1) The material that the stencil is made from.
2) The thickness of the stencil material.
3) The “overall dimensions” that the stencil offers. This is letter height, width and brush stroke. But it also includes “overall height”. ( This is important. )
So…first…referring to #1…
I’ve seen parking lot stencils being advertised as “made from quality”…and then there’s this fancy word for cardboard.
I’ve also seen them made from “counter top” material.
The best material is Low Density Polyethylene Plastic, LDPE … ( not High Density Polyethylene, HDPE ). It’s the favorite material among parking lot striping companies. Here’s why…
A) It’s strong, unlike cardboard. It’s more flexible, unlike counter top material.
B) It’s also too easy to clean. Spray the stencil. You’ll have a bit of “over spray” on the stencil itself. Let it dry. THEN…bend the flexible, LDPE and the dried over spray pops off. OR…you can peel it off and it looks like a giant potato chip. Now your stencil is “like new again”.
If you spray a cardboard stencil, the over spray soaks in. You cannot clean it easily and then hope to re-use it for years to come.
If you spray a stencil made from some type of counter top material…two things may occur.
1) It’s too rigid to bend. If you do try to bend it…be ready for it to break.
2) If the counter top material is rough, instead of smooth, the over spray will grip it tightly and won’t let go = you cannot clean it…back to “like new again”. After a while the over spray will build up and effect the quality of your work.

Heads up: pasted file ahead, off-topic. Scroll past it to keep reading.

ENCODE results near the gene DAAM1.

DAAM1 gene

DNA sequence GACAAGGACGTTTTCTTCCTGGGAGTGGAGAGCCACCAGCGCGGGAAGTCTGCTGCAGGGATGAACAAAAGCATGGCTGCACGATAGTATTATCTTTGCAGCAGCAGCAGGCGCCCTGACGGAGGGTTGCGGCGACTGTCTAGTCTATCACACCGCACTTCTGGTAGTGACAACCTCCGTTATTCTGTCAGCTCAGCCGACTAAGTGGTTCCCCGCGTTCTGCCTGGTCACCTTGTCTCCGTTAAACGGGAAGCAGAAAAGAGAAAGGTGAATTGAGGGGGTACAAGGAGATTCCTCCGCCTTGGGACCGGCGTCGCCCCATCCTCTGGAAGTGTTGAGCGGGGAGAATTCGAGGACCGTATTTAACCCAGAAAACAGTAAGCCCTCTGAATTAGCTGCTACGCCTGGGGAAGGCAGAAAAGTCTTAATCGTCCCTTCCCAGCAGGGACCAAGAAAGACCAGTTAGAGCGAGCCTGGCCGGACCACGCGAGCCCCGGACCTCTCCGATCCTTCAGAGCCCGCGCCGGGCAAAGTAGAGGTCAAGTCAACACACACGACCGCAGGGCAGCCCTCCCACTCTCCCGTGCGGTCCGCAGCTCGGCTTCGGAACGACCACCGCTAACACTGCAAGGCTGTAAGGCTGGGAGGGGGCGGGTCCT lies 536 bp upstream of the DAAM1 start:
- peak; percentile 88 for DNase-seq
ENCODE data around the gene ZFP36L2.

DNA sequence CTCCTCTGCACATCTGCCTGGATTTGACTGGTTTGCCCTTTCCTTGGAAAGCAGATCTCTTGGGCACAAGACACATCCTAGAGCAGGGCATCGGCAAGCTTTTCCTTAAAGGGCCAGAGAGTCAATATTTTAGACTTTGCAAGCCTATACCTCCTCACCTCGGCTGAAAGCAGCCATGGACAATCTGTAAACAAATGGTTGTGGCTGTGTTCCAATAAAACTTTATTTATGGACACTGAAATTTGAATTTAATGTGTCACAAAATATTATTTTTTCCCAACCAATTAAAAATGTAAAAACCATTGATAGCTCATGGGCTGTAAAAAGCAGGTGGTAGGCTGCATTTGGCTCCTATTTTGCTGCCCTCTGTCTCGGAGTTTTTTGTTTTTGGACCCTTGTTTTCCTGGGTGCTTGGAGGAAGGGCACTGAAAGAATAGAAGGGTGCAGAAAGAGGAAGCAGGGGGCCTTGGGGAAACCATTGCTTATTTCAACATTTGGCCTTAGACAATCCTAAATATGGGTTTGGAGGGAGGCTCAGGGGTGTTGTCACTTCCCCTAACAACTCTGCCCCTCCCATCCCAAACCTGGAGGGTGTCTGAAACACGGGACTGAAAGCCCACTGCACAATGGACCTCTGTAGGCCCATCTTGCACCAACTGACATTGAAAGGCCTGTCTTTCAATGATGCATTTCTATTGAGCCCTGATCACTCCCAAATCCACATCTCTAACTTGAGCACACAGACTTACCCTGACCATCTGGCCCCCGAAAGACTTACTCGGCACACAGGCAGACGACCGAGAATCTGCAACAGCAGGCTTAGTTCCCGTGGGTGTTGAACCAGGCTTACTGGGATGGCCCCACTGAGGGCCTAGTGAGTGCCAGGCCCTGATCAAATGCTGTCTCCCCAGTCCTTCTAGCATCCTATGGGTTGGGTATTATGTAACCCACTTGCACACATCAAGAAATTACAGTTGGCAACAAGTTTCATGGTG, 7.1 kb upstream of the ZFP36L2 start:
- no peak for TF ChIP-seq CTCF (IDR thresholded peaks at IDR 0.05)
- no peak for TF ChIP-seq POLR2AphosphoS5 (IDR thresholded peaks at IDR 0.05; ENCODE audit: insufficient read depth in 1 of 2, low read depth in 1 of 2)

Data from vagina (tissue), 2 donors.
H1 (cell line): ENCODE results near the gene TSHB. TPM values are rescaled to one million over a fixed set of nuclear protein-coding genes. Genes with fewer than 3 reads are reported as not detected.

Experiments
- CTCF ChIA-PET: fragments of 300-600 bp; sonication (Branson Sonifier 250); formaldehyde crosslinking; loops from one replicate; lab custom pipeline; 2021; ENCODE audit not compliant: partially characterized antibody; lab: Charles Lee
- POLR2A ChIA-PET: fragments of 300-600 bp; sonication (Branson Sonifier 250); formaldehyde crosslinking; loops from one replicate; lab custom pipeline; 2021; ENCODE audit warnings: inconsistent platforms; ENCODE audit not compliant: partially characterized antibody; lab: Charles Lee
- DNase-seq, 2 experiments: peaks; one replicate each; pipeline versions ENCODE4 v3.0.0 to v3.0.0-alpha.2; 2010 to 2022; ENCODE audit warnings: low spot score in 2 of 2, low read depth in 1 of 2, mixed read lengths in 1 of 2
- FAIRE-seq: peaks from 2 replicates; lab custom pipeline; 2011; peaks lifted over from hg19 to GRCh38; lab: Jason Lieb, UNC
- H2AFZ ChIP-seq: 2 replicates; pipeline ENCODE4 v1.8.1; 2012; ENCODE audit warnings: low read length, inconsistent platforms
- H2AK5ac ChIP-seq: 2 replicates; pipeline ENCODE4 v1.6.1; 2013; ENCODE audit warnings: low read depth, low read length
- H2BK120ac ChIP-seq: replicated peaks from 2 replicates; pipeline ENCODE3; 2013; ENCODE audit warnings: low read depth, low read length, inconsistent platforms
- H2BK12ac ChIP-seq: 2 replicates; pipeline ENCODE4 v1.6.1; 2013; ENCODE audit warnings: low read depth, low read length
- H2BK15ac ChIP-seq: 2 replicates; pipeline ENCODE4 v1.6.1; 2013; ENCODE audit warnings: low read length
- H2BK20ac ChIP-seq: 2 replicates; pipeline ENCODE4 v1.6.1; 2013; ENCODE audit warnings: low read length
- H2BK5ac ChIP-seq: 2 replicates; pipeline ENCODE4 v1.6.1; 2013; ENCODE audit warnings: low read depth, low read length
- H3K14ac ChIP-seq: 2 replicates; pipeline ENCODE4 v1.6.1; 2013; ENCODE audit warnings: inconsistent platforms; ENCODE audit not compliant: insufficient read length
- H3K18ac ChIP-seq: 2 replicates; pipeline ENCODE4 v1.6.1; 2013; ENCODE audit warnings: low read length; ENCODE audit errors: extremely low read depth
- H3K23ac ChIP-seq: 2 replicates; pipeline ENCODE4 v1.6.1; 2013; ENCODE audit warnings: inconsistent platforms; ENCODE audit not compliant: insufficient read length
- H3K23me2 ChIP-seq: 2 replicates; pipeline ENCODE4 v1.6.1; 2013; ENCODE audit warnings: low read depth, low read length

Bottom line…buy LDPE. It’s more flexible than HDPE. It’ll lay to the contour of your parking lot. It’ll last. It’s too easy to clean…etc…etc.
I’ve seen 10 Mil thicknesses and 30 Mil thicknesses. I manufacture from 60 Mil and 125 Mil.
10 Mil is about (3) pieces of paper, thick…or “thin”. So…30 Mil is about (10) pieces of paper, thick. There are a few things to consider, here.
1) If it’s too thin, like 10 Mil…it may not stay where you need it to. ( I hope the wind doesn’t blow! )
2) When the actual paint hits the stencil, be prepared for the stencil to “flutter” and / or simply move. It’s not heavy enough to do the work. Also, these aren’t heavy enough to lay completely flat. If they’re “wavy” at all…again…they do not possess the weight needed to simply lay flat. Paint will spray under the areas that are above the pavement and affect the quality of your work.
3) If you have to slide a “thin” material stencil out from under another stencil…the small “bridges” that hold the letters or symbols to the surrounding plastic…will eventually snag onto something and tear. This makes for more trouble. Be careful. The best (2) thicknesses are 60 Mil and 125 Mil.
60 Mil parking lot stencils are for occasional use. Schools that stripe or paint their own stencils can use these. A part time parking lot striping company or the maintenance department of a shopping center or hospital…will find that these are fine. Just take care of them.
125 Mil is for the professional parking lot striping company. Let the over spray dry. Peel it off. The bridges are tough. This thickness will last…seemingly forever. Mine have, for 17 years.
Here’s where manufacturers try to save money.